"You Don't Look Sick"

“The societal pressure that I needed to be a gaunt, walking skeleton to be considered ill needs to shift because eating disorders present in a spectrum of symptoms. Regardless of where you fall on that spectrum a person is still worthy and in need of validation and support”.

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Importance of Gratitude and Humility in Recovery

“Gratitude and humility allow us to accept that there will be ups and downs in our recovery and to be grateful for the progress that we have made. Fostering a sense of gratitude in recovery helps reframe negative beliefs and allows us to replace them with healthy and happy thought patterns that can help guide us to make healthier choices in our lives and motivates us to overcome our biggest challenges with disordered eating.”

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The Power of Graduating In Spite of ED

“As someone who was accompanied by ED during all 4 years of college, a diploma signifies more than pushing through late nights writing papers or studying enough for my final exams. It represents surviving late nights sobbing, questioning if I was good enough or strong enough to fight through an eating disorder. It represents powering through challenging meals, even when I felt like I had to compensate for how much I already ate or like I simply didn’t deserve to eat. Graduation day was not just a culmination of the college experience. It was evidence that I am enough and that I can conquer any challenge, including my eating disorder.”

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Coping With Recovery During Vacations

“I have created a list of tips for traveling with an eating disorder, as this can be an extra challenge that not everyone may understand and help out with. I want to acknowledge that we are all unique humans, and that things that work for me may not work for you, and that’s more than okay!”

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Let’s Not Ignore Pain, Let’s Confront It

“Processing my pain hasn’t erased my past, but it has prepared me to face future difficulties with resilience and appreciation. I’ve learned to not let my nutrition expertise as a dietetics student define me so that I can approach food and health with love and not with obsession… Life is not something to get through, it is something to be lived. You don’t need to strive for anything to be your best self, you just need to be.”

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My Recovery Story

“My life has been full of twists, turns, joy, grief & anger and I have been brave enough to ask for help, and to research and seek solutions to my problems, which have lead me down a path, gaining degrees in both Psychology and Acupuncture, so I am able to help others on their life's journey. Learn to love yourself and forgive yourself by remembering that who you are and what you do isn't set in stone, its just what you did at the time to survive.”

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The Messy, Yet Rewarding Process of Recovery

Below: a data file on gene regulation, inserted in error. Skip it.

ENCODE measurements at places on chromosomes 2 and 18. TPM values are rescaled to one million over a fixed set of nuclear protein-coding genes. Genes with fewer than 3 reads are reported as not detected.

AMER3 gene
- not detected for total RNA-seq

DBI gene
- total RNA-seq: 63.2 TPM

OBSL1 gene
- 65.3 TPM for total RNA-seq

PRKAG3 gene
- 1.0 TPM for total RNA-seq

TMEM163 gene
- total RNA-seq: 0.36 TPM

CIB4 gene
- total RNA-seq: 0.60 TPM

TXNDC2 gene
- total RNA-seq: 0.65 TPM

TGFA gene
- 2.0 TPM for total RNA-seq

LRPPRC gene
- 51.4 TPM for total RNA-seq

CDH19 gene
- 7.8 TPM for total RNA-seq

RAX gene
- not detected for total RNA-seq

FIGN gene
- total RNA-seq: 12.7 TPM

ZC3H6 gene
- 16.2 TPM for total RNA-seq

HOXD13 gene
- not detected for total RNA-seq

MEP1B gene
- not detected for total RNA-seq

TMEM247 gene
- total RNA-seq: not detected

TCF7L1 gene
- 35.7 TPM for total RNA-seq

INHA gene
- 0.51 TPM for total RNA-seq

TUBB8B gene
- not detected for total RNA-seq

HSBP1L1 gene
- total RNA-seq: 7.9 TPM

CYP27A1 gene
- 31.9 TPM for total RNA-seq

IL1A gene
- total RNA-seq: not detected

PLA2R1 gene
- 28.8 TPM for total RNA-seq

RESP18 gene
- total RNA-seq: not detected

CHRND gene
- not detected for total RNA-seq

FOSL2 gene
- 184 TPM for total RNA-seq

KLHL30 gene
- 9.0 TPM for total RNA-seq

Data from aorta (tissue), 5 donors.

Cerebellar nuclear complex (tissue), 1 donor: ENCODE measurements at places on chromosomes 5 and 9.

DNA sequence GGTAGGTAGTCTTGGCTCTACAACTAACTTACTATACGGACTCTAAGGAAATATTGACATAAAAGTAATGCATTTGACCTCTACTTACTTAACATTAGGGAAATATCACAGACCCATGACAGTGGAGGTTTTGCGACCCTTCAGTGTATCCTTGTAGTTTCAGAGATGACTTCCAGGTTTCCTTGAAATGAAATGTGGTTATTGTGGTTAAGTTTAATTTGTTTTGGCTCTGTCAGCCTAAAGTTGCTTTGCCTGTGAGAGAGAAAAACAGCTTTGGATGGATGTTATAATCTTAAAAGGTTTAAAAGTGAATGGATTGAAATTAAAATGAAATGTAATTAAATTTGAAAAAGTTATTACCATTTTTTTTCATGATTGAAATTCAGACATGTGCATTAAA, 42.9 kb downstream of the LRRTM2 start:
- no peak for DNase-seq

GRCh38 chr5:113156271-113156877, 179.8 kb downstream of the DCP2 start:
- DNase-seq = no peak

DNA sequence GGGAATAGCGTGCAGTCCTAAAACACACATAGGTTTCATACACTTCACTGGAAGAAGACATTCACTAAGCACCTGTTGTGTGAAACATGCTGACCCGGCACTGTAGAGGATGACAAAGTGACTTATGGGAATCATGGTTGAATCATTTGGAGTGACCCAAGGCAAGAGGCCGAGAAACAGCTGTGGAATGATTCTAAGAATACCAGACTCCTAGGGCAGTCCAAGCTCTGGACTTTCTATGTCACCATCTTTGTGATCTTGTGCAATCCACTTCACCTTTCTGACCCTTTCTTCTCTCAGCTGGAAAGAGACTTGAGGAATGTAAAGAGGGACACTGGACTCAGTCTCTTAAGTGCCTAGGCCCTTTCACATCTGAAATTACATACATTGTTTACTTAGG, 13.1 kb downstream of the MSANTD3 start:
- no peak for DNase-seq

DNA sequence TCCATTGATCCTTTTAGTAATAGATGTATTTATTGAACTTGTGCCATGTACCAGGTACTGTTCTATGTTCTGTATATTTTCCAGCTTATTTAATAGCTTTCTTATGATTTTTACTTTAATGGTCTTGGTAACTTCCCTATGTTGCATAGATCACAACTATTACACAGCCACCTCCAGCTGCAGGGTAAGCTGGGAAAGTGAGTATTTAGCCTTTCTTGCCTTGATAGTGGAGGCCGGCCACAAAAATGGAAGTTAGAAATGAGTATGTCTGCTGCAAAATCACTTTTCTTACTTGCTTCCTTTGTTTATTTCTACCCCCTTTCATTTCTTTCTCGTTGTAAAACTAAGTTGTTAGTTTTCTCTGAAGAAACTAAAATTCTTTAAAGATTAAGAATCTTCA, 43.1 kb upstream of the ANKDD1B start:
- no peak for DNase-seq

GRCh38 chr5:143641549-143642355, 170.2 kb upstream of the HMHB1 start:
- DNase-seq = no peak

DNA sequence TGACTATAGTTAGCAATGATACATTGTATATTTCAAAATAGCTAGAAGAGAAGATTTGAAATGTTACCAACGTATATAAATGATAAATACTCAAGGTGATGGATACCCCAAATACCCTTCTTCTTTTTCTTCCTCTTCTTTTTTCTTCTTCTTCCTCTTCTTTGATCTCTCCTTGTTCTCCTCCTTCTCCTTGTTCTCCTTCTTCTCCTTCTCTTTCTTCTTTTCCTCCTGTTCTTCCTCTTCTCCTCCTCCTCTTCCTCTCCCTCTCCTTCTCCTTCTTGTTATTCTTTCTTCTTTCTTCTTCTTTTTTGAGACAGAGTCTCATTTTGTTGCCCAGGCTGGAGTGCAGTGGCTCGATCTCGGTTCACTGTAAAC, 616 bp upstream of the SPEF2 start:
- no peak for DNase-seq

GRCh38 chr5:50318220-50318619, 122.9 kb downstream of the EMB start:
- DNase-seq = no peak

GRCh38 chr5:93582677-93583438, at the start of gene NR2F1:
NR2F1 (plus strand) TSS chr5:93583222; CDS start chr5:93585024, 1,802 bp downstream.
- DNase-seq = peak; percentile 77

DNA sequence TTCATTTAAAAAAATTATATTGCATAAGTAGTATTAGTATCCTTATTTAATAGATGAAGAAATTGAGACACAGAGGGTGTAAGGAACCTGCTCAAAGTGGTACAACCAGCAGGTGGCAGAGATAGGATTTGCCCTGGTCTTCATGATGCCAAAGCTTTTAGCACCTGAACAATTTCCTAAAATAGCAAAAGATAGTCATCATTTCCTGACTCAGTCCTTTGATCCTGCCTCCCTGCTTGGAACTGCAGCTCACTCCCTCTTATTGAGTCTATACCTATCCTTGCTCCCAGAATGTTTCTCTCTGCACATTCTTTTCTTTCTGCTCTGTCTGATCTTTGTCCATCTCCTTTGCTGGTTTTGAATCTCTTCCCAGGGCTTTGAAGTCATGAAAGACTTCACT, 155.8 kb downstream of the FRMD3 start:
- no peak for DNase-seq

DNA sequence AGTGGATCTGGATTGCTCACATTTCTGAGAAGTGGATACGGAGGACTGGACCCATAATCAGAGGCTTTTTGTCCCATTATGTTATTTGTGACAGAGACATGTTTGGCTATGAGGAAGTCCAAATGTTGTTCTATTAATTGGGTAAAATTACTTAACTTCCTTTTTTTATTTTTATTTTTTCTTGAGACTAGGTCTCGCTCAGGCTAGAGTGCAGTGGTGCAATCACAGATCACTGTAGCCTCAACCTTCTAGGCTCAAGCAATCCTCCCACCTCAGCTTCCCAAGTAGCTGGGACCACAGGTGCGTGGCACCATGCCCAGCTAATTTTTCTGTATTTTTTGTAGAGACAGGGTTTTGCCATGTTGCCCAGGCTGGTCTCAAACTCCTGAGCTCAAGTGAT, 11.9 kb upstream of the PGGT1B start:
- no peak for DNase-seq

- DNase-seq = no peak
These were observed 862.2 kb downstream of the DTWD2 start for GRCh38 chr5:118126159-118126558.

“Recovery is your own journey, it might take time.  It took me awhile to slow down and appreciate just me “being in recovery.” What does that really mean, “being in recovery?” To me it means a state where I may still have eating disorder thoughts and/or behaviors, however I am ready to and working towards changing that. It can be difficult to see the end of the tunnel, but as long as you are walking through the tunnel, the end is there. There is a light and recovery will help guide you.”

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Pride

“I am in recovery because that is what I know I need to do, not only for myself but for that little boy, and for others suffering from eating disorders, especially those in the trans community. Each and every one of us deserves to know that there's more out there than our disorder, that we’re worth so much more than we believe and that we will grow to learn and love and accept ourselves for who we are.”

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Is Your Perfectionism Getting in the Way of Success?

“While society views perfectionism as an admiral trait, individuals who deal with perfectionism on a day-to-day basis know otherwise. Perfectionists often find themselves trapped in their rigid, unrelenting standards and never feeling good enough. I liken this personality trait to a hamster running on a wheel. You are chasing after a desire to feel accomplished/good enough, but you essentially run yourself ragged.”

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Fear Not

“This shame is not yours to carry. Know that these scars are simply part of your story. Fear not, my friend. In whatever season, your story is worth sharing. Fear not, my friend. In the midst of whatever struggle, your life is worth living. Fear not, my friend. A new sunrise is a new day to fight and another day to remember you were not defeated.”

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Recovery through Acceptance and Faith

“To my eating disorder: thank you for trying to tear me down. Without you, I would have never risen above and created a better life for myself. I’ve found that my reason for being here is to dedicate myself to loving and serving others. While you may have stolen 11 years from me, a lifetime of opportunity awaits to love greatly.”

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